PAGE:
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  • Lopa Shah

What are we really assessing?

There's something about re-reading what you wrote a while ago. Almost tells you if you are where you were meant to be!

This is one such rant I made to myself 5 months ago.

I was asked to share my view on whether the education system of India has been able to achieve its desired goals. Here's to my everlasting dream!

If facilitating children to become aware, critical, responsible and self-sustained active citizens of the world was a desired outcome, the system of education in India has yet a long way to go! There is yet a large distance to travel from teaching how to gulp, flush or reproduce content, to realising the truest value of education, which is to empower minds, equip hands and uplift spirits; And a system of empathetic facilitators and a skill-specific decentralized curriculum is imperative to make that happen.

But if our system had aspired to produce masses of certified engineers and doctors, who’ve to wait for years to earn a decent living, to recover at the least, if not outnumber, the amount they spend on their education, then, yes, it has achieved its goal. If it had envisioned fostering a generation of uncritical followers, yes it has achieved its goal. If our system of education had intended to make learning burdensome, irrelevant and unproductive, yes it has achieved its goal.

Ever since independence our focus has been on increasing the rate of literacy in the country. While this was the need of its time and will continue to remain an important matter of concern, we must acknowledge that times have changed and so have people and their realities. Aspirations and situational goals have also undergone a massive shift, and at an unmatched pace. Comparing this shift of a larger collective knowledge with the shift in the approach to educational goals, it is clear that we are far behind what is expected. While we may certainly pride ourselves on the growing numbers of public schools and literacy programmes in the remotest of villages, are we delving enough into following up and finding out how efficient these efforts are or how much are ‘the beneficiaries’ really benefiting?

We are still faced with unnerving numbers of farmer suicides, high school drop-outs, unemployed youths, lingering jobs and dissatisfied students. Our education system still cannot guarantee sustenance, or promise skills enough to alternate complex social problems.We are still falling prey to mass movements and exercises of violence in the name of power. We are still struggling to educate people about waste management, hazards of open defecation, significance of traffic safety and much more, while we are building more schools and churning more and more literacy programmes. What are these programmes serving, if we’re left to educate beyond them? What is education meant for if we’re still to straighten out the basics of living? What purpose does schooling serve, if we’re still fighting growing numbers of unemployed youth and hence lingering families.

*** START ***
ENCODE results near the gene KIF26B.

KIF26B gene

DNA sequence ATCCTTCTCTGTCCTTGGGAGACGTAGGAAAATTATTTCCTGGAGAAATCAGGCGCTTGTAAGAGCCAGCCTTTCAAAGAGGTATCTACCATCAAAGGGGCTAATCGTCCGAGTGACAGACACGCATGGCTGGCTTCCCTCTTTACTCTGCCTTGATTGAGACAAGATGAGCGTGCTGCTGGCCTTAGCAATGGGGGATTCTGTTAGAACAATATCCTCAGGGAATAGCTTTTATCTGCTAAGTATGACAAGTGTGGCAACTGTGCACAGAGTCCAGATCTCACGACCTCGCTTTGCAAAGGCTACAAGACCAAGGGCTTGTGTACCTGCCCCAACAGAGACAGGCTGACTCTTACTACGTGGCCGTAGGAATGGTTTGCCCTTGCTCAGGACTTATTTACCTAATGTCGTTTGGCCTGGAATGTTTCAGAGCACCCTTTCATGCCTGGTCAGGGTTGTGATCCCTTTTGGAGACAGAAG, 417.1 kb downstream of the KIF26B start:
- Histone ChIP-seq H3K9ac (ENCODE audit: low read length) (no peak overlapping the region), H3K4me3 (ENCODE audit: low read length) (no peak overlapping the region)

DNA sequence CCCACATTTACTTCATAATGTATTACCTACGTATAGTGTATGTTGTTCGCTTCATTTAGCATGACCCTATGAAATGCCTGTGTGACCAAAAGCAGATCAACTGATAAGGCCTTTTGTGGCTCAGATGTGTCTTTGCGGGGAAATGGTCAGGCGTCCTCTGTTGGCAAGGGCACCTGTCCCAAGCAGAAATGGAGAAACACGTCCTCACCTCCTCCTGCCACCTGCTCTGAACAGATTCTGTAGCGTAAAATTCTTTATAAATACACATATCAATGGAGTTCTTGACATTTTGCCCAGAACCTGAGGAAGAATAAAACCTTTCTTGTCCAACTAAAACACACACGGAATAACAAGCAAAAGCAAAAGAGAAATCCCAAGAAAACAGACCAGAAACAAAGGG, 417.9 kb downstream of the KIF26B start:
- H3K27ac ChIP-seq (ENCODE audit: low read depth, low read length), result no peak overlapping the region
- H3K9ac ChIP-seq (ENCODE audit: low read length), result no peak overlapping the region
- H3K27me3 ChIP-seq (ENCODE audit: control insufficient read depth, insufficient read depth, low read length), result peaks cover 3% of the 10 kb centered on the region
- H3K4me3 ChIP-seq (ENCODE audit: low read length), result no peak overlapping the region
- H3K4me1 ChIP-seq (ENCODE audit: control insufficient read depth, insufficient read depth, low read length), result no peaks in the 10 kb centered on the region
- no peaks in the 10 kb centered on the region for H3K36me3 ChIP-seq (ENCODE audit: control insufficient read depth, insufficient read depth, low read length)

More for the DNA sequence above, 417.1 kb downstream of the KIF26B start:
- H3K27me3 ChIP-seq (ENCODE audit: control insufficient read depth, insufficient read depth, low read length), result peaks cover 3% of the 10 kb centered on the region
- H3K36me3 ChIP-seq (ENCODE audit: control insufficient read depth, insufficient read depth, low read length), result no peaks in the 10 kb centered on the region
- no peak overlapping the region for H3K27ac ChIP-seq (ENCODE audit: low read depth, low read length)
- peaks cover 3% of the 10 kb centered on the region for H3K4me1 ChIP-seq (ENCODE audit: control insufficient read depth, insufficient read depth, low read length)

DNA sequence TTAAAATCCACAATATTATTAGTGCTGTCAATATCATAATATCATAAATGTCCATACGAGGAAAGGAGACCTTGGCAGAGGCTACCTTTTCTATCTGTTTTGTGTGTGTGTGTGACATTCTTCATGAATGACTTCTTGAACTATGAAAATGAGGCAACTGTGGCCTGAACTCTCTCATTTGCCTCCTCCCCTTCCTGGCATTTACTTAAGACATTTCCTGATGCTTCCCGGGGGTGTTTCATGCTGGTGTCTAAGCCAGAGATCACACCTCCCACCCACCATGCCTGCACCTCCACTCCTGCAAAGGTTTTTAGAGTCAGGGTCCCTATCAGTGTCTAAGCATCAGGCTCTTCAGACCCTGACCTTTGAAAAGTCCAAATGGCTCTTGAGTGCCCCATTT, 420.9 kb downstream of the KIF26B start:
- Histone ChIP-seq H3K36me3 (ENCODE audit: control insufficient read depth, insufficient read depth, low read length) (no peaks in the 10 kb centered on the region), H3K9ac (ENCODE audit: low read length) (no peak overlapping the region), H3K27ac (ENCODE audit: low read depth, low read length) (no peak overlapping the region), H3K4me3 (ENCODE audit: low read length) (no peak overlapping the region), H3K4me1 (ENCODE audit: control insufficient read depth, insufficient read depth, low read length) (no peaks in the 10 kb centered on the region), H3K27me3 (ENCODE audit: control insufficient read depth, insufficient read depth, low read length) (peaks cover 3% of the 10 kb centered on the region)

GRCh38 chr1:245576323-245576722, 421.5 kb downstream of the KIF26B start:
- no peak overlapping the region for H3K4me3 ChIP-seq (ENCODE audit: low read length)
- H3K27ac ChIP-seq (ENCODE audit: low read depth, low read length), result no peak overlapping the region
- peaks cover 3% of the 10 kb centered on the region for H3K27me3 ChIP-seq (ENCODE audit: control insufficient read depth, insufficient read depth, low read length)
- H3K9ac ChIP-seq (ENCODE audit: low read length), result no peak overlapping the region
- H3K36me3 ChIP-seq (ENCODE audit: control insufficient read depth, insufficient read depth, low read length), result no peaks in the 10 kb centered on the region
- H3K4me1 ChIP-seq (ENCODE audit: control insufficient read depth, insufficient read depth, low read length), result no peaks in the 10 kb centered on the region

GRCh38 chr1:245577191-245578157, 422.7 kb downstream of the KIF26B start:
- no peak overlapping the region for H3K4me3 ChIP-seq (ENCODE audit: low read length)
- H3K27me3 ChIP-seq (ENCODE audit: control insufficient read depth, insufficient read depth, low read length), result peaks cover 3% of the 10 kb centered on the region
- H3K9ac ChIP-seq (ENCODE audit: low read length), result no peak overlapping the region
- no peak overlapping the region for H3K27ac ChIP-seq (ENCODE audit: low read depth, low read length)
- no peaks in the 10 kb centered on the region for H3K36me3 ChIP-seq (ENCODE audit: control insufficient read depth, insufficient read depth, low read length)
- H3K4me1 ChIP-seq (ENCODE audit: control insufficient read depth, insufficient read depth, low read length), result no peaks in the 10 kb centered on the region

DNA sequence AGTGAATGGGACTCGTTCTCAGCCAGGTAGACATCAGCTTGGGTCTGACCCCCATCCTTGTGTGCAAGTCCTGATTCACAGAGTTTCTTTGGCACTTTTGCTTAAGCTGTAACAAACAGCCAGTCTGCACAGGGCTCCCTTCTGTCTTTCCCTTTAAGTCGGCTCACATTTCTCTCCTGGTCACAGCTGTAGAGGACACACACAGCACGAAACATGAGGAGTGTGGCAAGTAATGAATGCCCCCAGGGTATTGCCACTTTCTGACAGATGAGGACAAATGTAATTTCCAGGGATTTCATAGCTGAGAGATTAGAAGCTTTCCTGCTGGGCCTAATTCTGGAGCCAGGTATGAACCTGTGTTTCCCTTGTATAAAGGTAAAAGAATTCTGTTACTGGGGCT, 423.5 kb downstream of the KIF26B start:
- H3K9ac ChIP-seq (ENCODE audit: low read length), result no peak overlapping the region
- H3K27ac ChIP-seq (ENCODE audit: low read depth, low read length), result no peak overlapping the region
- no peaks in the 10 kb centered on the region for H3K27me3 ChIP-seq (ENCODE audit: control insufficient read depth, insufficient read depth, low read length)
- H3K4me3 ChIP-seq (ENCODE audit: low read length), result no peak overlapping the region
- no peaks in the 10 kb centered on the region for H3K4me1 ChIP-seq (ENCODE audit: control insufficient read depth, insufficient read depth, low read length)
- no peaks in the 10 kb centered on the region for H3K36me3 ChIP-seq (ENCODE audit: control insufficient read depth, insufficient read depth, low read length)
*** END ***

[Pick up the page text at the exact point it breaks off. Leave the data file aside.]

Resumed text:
This is disheartening, indeed, and it is natural to ask if we are finding answers in the wrong place or expecting results of an impossible kind. But the key to finding any desired answer, is to ask the correct question.

And the question really is, what are we aiming for? India is a land of indigenous richness and diversity, and to be able to use this knowledge and weave contextually relevant and equipping systems of learning, could have been our biggest strength. If our desired outcome is to see an uplifted society and self-reliant individuals, we must begin with and thrive on local sensibilities, experience and expertise, and see them all as a web of opportunities. There is nothing more empowering than a sense of worth for who you are, what you do and where you belong. We need programmes, which integrate social, economic and intellectual realities of its learners, and invite them to engage with those realities critically. This in turn can pave ways for both cognitive and social advancement.

Imagine if each state were to employ all its geographical, scientific, structural, cultural, conditional and operational realities to develop skills of observation, criticism and meaning making in its children? It would foster growth of critical, independent thinkers, doers and change-makers for the nation and, in turn, the rest of the world. The ‘desired goal’ of our education system, in this case, would have been to focus on developing cognitive and social skills and to employ a range of content, starting from the local to global, to do this. Content of the texts would then become a mere tool to facilitate knowledge making as opposed to being the only means of assessing skill as it is today.

In the bid of going ‘mainstream’, what is richly local (or native) is not leveraged enough. There is a visible distance between the understanding of that which is internal, accessible and highly resourceful, and that which is external and commonly sought after. The absolutely imperative and urgent need of the hour is to dwell in and build from this distance, not to bridge it, but to scaffold programmes that turn lenses inwards and facilitate growth that spreads equally outward.

Unless the desired goals, particularly of our system of education, which ensures laying foundation for many other systems in the country, are based on a clear realisation of the existing richne

ss and a critical foresight into the impending future, it will be insignificant to assess the performance of the system.


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